Disciplinary issues

To understand how to defend yourself in disciplinary issues, it will be helpful to know what sort of actions can be disciplined. Examples may include:

  • Poor time keeping
  • Unexplained absences
  • Misuse or vandalism of University property
  • Offensive or aggressive behaviour
  • Failing to comply with safety procedure
  • Refusal to comply with reasonable management instruction
  • Breaching university trust
  • Refusal to comply with university policy
  • Any examples of gross misconduct – for example, theft, indecent behaviour, threat of violence, the possession of illegal drugs or weapons etc

At University it can be easy to get yourself into situations that potentially could be disciplined. In these situations it is important to seek advice at the earliest point possible to make sure your rights are protected. Some students have been disciplined for handing in assignments late or not attending lectures even when they have had a good reason for doing so. This is where we can help.

Most universities will have in place a procedure they must follow when dealing with these types of cases. This is important, if a university does not follow any procedure, it can be harder to promote good personal conduct in students as they may feel that they are not given a fair chance to defend themselves. Furthermore, it may provide an opportunity to appeal or seek to quash the findings.

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So what happens if you are faced with a disciplinary issue?

The first thing the university will do is write a report explaining the student’s misconduct which will also include how the behaviour conflicts with university policy or code of conduct. This will be submitted to the relevant authority which will either be the head of the university, the warden of the hall of residence or director of service.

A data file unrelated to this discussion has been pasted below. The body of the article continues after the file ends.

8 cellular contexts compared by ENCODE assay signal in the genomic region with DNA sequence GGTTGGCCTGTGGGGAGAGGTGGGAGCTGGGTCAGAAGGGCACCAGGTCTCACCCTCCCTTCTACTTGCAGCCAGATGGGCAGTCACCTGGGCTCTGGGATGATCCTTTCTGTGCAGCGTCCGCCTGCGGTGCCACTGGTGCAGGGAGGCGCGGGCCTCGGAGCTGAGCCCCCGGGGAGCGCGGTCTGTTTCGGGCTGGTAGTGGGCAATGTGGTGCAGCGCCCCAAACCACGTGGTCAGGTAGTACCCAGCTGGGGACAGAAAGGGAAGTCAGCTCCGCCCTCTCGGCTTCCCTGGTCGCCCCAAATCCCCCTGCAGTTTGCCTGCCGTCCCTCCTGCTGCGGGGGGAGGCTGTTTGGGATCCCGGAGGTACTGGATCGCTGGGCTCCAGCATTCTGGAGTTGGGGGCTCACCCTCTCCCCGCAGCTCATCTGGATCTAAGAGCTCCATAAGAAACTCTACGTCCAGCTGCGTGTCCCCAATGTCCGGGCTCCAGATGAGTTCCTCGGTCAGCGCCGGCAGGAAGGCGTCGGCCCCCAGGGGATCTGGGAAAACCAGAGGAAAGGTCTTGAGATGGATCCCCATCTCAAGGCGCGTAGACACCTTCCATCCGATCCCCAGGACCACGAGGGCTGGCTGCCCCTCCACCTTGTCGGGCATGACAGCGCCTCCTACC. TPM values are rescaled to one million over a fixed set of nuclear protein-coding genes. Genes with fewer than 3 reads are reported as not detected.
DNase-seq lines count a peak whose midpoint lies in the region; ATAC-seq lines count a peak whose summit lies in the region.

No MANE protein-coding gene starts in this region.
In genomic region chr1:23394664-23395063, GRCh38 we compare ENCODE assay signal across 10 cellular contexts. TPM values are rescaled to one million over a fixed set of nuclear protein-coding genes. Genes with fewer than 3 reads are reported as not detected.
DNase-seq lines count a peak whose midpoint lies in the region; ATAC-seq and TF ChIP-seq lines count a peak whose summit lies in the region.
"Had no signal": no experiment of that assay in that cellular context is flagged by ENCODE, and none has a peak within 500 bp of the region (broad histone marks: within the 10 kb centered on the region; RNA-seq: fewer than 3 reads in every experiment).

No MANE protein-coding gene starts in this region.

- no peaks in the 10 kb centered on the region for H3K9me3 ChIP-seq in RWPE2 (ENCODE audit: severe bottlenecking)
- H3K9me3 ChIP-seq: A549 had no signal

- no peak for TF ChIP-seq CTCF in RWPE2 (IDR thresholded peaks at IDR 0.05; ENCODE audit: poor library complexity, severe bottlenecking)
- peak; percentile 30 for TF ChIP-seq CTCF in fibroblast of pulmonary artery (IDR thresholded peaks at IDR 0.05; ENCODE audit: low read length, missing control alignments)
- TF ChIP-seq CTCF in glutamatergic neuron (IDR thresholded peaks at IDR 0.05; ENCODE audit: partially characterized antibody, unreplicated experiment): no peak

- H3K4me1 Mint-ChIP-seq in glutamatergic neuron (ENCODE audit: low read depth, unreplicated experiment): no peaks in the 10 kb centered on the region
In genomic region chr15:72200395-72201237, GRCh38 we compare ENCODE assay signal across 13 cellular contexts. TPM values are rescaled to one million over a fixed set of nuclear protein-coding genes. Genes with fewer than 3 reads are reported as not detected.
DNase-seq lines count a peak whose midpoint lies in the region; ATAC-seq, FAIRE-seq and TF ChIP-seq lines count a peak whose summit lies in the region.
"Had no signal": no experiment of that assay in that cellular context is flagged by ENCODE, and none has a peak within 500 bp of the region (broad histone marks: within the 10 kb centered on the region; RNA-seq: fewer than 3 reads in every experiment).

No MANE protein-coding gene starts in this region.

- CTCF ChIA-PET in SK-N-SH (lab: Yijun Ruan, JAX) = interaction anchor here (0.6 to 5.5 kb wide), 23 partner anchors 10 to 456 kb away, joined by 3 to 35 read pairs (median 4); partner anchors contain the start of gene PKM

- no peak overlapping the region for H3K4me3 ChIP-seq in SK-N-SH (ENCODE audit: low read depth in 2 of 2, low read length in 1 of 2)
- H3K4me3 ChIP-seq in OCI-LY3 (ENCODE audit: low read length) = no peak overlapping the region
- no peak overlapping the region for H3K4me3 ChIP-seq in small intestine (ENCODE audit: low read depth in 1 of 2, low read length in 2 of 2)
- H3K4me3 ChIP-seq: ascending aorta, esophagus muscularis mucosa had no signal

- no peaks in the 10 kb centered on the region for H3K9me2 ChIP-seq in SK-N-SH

The disciplinary action will very much depend on the seriousness of the misconduct. They may deal with the allegation at a face to face interview which you can attend with a friend or someone to support you. The University may ask you to write a statement of the event. Then a decision will be made.

Failure to attend or comply with any of these steps may lead to suspension from the course until you decide to engage.

In each stage of proceedings, you have the right to know not only the allegation against you but also the evidence they have to back this up. Without this information you cannot be given a fair opportunity to defend yourself. In addition to this, you also have the right to an impartial decision maker who is capable of making an unbiased decision.

At Stephensons we have an experienced team to make sure that at every stage of proceedings you will receive sound, reliable advice. Do not hesitate to contact us regarding any issues you may have on 0175 321 5096. Getting the right advice now will avoid a lot of problems you could face later on - don’t leave it too late.

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